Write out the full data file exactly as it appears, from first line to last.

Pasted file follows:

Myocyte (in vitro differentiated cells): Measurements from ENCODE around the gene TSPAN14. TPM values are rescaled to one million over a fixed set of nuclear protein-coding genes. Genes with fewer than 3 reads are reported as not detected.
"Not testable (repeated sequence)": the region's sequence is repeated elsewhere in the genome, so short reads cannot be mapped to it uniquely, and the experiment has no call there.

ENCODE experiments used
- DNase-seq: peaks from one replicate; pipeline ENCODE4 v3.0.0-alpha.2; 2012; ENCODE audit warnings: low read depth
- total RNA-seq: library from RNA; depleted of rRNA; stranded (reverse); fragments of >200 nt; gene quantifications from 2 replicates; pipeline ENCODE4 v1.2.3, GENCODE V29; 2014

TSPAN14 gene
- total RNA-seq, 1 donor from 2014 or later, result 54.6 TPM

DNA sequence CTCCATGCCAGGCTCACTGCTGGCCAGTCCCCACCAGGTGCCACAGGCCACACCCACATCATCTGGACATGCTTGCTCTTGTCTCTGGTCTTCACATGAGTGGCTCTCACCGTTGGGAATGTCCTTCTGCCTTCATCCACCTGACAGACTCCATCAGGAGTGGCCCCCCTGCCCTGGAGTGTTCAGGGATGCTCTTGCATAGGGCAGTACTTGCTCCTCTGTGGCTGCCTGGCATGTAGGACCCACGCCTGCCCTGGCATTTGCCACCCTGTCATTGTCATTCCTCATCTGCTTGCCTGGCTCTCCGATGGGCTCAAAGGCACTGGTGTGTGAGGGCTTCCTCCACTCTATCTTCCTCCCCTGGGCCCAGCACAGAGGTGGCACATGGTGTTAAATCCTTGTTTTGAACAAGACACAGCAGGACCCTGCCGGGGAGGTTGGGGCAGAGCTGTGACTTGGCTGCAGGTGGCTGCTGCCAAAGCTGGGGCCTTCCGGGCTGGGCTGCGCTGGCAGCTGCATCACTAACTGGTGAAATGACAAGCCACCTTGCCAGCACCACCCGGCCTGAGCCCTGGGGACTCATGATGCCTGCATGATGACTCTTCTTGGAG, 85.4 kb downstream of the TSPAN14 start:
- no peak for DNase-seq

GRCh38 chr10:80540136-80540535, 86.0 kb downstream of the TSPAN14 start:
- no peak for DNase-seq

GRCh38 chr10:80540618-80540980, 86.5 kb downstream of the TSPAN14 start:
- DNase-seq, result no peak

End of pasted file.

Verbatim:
Myocyte (in vitro differentiated cells): Measurements from ENCODE around the gene TSPAN14. TPM values are rescaled to one million over a fixed set of nuclear protein-coding genes. Genes with fewer than 3 reads are reported as not detected.
"Not testable (repeated sequence)": the region's sequence is repeated elsewhere in the genome, so short reads cannot be mapped to it uniquely, and the experiment has no call there.

ENCODE experiments used
- DNase-seq: peaks from one replicate; pipeline ENCODE4 v3.0.0-alpha.2; 2012; ENCODE audit warnings: low read depth
- total RNA-seq: library from RNA; depleted of rRNA; stranded (reverse); fragments of >200 nt; gene quantifications from 2 replicates; pipeline ENCODE4 v1.2.3, GENCODE V29; 2014

TSPAN14 gene
- total RNA-seq, 1 donor from 2014 or later, result 54.6 TPM

DNA sequence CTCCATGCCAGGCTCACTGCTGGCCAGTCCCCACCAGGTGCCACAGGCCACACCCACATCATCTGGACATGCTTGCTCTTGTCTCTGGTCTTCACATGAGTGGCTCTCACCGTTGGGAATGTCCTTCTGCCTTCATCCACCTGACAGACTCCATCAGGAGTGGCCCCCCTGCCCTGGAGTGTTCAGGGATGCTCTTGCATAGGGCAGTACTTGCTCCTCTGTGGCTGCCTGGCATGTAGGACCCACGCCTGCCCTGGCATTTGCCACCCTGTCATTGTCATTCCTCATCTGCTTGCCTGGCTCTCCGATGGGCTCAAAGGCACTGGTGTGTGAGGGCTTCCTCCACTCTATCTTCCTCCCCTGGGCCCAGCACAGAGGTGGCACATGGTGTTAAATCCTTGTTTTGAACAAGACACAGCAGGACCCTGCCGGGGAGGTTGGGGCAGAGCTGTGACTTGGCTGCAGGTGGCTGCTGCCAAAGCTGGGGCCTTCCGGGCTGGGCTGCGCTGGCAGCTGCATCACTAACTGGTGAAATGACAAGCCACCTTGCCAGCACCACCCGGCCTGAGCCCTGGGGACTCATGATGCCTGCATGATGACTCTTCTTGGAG, 85.4 kb downstream of the TSPAN14 start:
- no peak for DNase-seq

GRCh38 chr10:80540136-80540535, 86.0 kb downstream of the TSPAN14 start:
- no peak for DNase-seq

GRCh38 chr10:80540618-80540980, 86.5 kb downstream of the TSPAN14 start:
- DNase-seq, result no peak